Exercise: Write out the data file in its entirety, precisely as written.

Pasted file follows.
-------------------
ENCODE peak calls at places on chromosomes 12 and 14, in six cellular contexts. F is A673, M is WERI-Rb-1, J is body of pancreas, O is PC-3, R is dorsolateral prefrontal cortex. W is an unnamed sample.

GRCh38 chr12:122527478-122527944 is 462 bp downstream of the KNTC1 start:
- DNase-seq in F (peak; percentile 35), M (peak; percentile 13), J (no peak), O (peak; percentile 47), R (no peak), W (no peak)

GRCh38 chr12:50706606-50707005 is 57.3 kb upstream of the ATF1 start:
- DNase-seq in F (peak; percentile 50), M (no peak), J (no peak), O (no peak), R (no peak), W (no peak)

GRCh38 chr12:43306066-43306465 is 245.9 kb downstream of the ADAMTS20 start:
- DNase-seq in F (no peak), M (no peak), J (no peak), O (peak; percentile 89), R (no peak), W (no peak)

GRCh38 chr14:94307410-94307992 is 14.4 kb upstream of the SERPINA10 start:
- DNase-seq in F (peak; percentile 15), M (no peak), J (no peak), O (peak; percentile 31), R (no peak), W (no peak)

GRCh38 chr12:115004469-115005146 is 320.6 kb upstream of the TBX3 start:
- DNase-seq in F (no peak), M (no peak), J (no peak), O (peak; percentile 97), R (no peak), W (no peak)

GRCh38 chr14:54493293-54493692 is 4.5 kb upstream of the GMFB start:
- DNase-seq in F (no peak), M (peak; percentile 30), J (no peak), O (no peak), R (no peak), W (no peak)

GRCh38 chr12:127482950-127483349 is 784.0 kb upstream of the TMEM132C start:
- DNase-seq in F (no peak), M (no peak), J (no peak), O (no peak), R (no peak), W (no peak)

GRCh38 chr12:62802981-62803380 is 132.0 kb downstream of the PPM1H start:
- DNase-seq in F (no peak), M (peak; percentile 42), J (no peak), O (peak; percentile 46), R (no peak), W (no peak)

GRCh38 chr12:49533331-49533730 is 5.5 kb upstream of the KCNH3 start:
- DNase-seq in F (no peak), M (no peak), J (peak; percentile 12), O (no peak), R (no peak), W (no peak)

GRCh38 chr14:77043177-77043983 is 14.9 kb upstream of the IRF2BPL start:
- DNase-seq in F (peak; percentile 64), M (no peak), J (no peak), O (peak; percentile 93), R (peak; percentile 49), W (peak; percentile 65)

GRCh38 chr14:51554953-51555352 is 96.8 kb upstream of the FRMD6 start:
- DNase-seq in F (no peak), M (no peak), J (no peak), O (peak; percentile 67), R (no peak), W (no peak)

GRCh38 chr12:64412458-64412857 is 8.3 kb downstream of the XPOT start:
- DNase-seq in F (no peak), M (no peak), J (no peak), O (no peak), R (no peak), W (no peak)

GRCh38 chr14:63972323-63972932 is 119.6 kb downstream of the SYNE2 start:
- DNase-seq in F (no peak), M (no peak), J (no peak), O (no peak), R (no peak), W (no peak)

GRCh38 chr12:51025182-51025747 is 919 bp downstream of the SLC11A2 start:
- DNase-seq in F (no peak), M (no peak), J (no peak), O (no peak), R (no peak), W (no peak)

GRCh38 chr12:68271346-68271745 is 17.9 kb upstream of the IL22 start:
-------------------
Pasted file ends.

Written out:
ENCODE peak calls at places on chromosomes 12 and 14, in six cellular contexts. F is A673, M is WERI-Rb-1, J is body of pancreas, O is PC-3, R is dorsolateral prefrontal cortex. W is an unnamed sample.

GRCh38 chr12:122527478-122527944 is 462 bp downstream of the KNTC1 start:
- DNase-seq in F (peak; percentile 35), M (peak; percentile 13), J (no peak), O (peak; percentile 47), R (no peak), W (no peak)

GRCh38 chr12:50706606-50707005 is 57.3 kb upstream of the ATF1 start:
- DNase-seq in F (peak; percentile 50), M (no peak), J (no peak), O (no peak), R (no peak), W (no peak)

GRCh38 chr12:43306066-43306465 is 245.9 kb downstream of the ADAMTS20 start:
- DNase-seq in F (no peak), M (no peak), J (no peak), O (peak; percentile 89), R (no peak), W (no peak)

GRCh38 chr14:94307410-94307992 is 14.4 kb upstream of the SERPINA10 start:
- DNase-seq in F (peak; percentile 15), M (no peak), J (no peak), O (peak; percentile 31), R (no peak), W (no peak)

GRCh38 chr12:115004469-115005146 is 320.6 kb upstream of the TBX3 start:
- DNase-seq in F (no peak), M (no peak), J (no peak), O (peak; percentile 97), R (no peak), W (no peak)

GRCh38 chr14:54493293-54493692 is 4.5 kb upstream of the GMFB start:
- DNase-seq in F (no peak), M (peak; percentile 30), J (no peak), O (no peak), R (no peak), W (no peak)

GRCh38 chr12:127482950-127483349 is 784.0 kb upstream of the TMEM132C start:
- DNase-seq in F (no peak), M (no peak), J (no peak), O (no peak), R (no peak), W (no peak)

GRCh38 chr12:62802981-62803380 is 132.0 kb downstream of the PPM1H start:
- DNase-seq in F (no peak), M (peak; percentile 42), J (no peak), O (peak; percentile 46), R (no peak), W (no peak)

GRCh38 chr12:49533331-49533730 is 5.5 kb upstream of the KCNH3 start:
- DNase-seq in F (no peak), M (no peak), J (peak; percentile 12), O (no peak), R (no peak), W (no peak)

GRCh38 chr14:77043177-77043983 is 14.9 kb upstream of the IRF2BPL start:
- DNase-seq in F (peak; percentile 64), M (no peak), J (no peak), O (peak; percentile 93), R (peak; percentile 49), W (peak; percentile 65)

GRCh38 chr14:51554953-51555352 is 96.8 kb upstream of the FRMD6 start:
- DNase-seq in F (no peak), M (no peak), J (no peak), O (peak; percentile 67), R (no peak), W (no peak)

GRCh38 chr12:64412458-64412857 is 8.3 kb downstream of the XPOT start:
- DNase-seq in F (no peak), M (no peak), J (no peak), O (no peak), R (no peak), W (no peak)

GRCh38 chr14:63972323-63972932 is 119.6 kb downstream of the SYNE2 start:
- DNase-seq in F (no peak), M (no peak), J (no peak), O (no peak), R (no peak), W (no peak)

GRCh38 chr12:51025182-51025747 is 919 bp downstream of the SLC11A2 start:
- DNase-seq in F (no peak), M (no peak), J (no peak), O (no peak), R (no peak), W (no peak)

GRCh38 chr12:68271346-68271745 is 17.9 kb upstream of the IL22 start: